Shanzhai, as defined by ChinaSMACK:
山寨 = shan1 zhai4 = literally “mountain stronghold” in reference to historical warlord holdouts that were outside of government control. A “shanzhai” edition product thus refers to products outside of government regulations that are widely reflected in the numerous fake and knockoff electronics/commodities made in China today. The term “shanzhai” can also refer to things that are improvised or home-made and are generally crude in both form and function (the closest English equivalent would be “ghetto”).
Thus, a shanzhai train:
This photograph of a van-train is one of a set that that has been doing the rounds on the Chinese internet. Southern Metropolis News trawled through the forums to find out who had originally posted the pictures. Not everyone believed it was real - a spoof (egao) perhaps, or maybe something made for a TV drama series.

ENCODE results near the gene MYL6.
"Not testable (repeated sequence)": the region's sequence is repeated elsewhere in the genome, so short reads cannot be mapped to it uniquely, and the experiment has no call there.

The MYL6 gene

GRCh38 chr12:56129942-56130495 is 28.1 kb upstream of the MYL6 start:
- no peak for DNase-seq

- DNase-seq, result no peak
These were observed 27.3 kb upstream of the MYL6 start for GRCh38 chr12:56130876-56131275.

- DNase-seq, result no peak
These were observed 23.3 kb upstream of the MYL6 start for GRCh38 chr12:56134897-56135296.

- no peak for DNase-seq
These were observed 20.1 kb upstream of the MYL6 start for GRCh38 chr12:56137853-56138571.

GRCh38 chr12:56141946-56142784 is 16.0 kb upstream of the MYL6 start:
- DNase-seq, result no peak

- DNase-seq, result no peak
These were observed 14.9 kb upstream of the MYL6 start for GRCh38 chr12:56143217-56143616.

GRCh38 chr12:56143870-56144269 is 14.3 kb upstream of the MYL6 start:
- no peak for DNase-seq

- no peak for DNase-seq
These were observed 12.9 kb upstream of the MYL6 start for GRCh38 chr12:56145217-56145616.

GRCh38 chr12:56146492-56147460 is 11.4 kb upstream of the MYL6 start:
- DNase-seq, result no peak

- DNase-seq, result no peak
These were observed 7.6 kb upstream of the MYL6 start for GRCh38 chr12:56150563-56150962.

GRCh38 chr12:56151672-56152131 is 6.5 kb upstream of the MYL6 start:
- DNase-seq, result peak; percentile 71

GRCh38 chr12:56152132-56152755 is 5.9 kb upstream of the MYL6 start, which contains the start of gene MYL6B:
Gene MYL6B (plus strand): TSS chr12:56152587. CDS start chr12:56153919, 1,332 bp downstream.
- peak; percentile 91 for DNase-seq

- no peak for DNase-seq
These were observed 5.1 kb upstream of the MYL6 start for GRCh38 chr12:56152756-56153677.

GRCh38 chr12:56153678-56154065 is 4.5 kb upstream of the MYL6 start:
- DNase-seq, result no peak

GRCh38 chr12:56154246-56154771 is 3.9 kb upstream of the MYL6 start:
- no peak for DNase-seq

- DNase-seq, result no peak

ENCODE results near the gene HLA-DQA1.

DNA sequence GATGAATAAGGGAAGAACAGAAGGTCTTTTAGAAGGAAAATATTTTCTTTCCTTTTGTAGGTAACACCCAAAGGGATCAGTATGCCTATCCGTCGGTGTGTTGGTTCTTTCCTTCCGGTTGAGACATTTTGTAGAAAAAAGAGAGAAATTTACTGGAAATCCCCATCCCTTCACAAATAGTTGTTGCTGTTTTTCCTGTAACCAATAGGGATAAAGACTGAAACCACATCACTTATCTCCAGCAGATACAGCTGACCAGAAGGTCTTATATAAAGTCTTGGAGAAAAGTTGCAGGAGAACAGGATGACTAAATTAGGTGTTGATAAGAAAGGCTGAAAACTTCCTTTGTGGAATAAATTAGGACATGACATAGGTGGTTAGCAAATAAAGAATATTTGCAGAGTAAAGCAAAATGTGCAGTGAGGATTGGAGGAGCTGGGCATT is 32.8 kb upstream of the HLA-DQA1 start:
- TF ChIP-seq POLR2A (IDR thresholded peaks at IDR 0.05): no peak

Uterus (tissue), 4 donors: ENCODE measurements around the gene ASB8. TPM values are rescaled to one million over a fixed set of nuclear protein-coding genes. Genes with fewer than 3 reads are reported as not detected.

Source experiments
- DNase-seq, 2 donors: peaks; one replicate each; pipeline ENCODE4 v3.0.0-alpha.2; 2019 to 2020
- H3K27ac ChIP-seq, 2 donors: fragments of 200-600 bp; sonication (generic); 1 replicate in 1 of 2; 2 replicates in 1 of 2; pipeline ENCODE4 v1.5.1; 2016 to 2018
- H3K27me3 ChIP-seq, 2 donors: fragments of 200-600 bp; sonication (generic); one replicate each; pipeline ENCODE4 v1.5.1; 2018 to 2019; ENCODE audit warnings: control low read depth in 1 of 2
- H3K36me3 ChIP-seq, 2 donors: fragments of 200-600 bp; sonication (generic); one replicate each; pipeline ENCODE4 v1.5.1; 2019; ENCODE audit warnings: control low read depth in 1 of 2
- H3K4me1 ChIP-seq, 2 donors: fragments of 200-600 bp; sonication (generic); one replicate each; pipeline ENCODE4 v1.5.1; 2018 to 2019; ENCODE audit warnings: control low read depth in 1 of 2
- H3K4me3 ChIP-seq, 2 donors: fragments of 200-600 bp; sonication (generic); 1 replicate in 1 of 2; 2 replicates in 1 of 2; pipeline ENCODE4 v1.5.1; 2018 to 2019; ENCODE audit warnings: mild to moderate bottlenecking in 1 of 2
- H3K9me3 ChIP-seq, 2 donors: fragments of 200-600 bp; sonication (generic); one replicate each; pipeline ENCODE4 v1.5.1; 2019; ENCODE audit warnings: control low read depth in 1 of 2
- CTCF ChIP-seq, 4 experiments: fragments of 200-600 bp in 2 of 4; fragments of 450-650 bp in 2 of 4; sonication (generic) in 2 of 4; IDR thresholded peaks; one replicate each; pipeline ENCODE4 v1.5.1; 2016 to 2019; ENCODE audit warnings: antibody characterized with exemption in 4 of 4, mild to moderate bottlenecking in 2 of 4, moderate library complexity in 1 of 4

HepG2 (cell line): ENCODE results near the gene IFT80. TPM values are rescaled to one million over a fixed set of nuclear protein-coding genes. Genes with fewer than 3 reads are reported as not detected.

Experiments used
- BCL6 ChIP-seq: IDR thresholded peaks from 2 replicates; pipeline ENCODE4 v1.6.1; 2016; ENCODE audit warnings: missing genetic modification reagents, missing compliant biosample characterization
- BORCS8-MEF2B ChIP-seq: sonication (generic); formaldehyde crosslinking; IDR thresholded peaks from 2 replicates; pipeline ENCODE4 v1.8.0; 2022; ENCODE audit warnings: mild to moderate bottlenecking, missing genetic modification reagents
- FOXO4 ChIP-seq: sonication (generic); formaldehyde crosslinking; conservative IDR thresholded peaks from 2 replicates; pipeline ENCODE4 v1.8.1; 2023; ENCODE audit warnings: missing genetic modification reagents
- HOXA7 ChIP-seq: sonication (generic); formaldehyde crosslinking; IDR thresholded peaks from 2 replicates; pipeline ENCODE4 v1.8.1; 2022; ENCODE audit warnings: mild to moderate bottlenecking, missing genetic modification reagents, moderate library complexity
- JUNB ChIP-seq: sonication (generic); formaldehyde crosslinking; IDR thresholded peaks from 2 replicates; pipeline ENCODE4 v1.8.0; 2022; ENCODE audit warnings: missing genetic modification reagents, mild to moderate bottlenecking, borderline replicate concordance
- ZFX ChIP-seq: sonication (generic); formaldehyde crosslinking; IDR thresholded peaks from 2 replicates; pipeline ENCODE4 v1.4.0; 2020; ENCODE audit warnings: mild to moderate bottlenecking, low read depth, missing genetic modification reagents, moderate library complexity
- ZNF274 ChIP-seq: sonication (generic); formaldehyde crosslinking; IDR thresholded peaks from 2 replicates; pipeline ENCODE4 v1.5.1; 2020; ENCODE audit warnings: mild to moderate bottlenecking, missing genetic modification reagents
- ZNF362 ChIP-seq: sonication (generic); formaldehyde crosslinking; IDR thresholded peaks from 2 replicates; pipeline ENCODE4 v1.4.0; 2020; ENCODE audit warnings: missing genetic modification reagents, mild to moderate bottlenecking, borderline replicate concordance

The reporter decided the first person to post the pictures was someone going by the name of Longqian at the Gearer forum, who said they were taken on November 11 at a work site in the suburbs and seemed to be transporting coal. There was no mention of where they were taken, but according to the poster’s registration details, he/she is from Xi’an in Shaanxi.
From November 20 onwards, they started spreading under the title “Super-shocking shanzhai train.” Hence my title. Various people started to post information about this kind of hybrid. Some of them run on private tracks belonging to big enterprises. But they also run on normal lines, like this one photographed at a station in Guizhou last year：
And it’s not just vans. There are motorbike-trains as well:
Perhaps this could be the solution to the Spring Festival travel crush, joked one commenter.